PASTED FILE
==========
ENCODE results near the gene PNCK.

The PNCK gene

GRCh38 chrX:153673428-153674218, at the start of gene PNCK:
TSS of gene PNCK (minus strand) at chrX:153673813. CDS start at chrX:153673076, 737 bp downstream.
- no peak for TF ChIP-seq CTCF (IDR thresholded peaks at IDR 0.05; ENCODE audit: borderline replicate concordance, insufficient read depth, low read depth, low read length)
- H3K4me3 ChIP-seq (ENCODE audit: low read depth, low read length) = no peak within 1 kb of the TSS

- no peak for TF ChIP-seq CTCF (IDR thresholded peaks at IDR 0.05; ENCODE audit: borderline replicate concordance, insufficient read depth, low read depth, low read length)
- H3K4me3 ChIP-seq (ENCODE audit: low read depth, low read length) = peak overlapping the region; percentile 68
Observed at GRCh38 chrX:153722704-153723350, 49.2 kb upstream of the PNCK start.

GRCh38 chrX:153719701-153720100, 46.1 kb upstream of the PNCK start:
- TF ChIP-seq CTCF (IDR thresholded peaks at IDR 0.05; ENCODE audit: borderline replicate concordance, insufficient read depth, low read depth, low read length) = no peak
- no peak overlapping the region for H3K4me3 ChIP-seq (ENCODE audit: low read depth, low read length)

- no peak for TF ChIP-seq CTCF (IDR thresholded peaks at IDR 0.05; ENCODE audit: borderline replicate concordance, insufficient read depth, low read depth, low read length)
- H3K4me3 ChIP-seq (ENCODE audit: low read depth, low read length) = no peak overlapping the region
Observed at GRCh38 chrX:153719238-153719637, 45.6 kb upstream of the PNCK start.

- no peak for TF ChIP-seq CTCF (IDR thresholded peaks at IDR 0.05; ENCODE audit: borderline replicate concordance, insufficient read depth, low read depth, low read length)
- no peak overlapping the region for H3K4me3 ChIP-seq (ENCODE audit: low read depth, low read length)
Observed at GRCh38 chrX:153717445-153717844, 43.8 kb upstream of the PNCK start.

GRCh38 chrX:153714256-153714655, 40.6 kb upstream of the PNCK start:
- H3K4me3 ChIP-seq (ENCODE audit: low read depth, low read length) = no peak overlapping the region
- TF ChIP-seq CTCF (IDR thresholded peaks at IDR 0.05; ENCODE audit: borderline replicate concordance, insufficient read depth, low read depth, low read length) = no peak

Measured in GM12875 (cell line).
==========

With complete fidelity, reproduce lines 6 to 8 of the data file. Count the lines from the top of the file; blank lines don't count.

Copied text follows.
- H3K4me3 ChIP-seq (ENCODE audit: low read depth, low read length) = no peak within 1 kb of the TSS

- no peak for TF ChIP-seq CTCF (IDR thresholded peaks at IDR 0.05; ENCODE audit: borderline replicate concordance, insufficient read depth, low read depth, low read length)
- H3K4me3 ChIP-seq (ENCODE audit: low read depth, low read length) = peak overlapping the region; percentile 68